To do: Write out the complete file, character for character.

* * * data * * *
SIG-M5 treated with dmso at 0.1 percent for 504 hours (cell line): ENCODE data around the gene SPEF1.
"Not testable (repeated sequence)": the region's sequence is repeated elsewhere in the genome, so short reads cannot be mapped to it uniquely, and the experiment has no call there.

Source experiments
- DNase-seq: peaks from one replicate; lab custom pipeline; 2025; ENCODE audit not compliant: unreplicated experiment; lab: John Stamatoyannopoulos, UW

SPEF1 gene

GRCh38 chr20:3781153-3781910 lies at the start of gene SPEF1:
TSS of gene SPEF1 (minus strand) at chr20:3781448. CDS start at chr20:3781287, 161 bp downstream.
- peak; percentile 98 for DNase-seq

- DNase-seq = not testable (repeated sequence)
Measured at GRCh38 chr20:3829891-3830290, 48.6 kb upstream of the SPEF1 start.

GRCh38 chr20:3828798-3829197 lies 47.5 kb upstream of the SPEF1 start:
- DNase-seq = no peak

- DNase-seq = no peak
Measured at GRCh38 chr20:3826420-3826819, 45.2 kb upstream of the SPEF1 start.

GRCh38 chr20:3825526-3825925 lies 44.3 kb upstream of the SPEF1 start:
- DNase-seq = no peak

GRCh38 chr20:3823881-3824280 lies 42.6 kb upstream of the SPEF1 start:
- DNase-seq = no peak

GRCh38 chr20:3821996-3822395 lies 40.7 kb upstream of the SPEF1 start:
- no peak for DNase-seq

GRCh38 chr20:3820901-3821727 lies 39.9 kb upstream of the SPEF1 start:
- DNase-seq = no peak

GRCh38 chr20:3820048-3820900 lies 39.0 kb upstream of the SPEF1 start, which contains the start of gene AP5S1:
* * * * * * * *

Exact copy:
SIG-M5 treated with dmso at 0.1 percent for 504 hours (cell line): ENCODE data around the gene SPEF1.
"Not testable (repeated sequence)": the region's sequence is repeated elsewhere in the genome, so short reads cannot be mapped to it uniquely, and the experiment has no call there.

Source experiments
- DNase-seq: peaks from one replicate; lab custom pipeline; 2025; ENCODE audit not compliant: unreplicated experiment; lab: John Stamatoyannopoulos, UW

SPEF1 gene

GRCh38 chr20:3781153-3781910 lies at the start of gene SPEF1:
TSS of gene SPEF1 (minus strand) at chr20:3781448. CDS start at chr20:3781287, 161 bp downstream.
- peak; percentile 98 for DNase-seq

- DNase-seq = not testable (repeated sequence)
Measured at GRCh38 chr20:3829891-3830290, 48.6 kb upstream of the SPEF1 start.

GRCh38 chr20:3828798-3829197 lies 47.5 kb upstream of the SPEF1 start:
- DNase-seq = no peak

- DNase-seq = no peak
Measured at GRCh38 chr20:3826420-3826819, 45.2 kb upstream of the SPEF1 start.

GRCh38 chr20:3825526-3825925 lies 44.3 kb upstream of the SPEF1 start:
- DNase-seq = no peak

GRCh38 chr20:3823881-3824280 lies 42.6 kb upstream of the SPEF1 start:
- DNase-seq = no peak

GRCh38 chr20:3821996-3822395 lies 40.7 kb upstream of the SPEF1 start:
- no peak for DNase-seq

GRCh38 chr20:3820901-3821727 lies 39.9 kb upstream of the SPEF1 start:
- DNase-seq = no peak

GRCh38 chr20:3820048-3820900 lies 39.0 kb upstream of the SPEF1 start, which contains the start of gene AP5S1: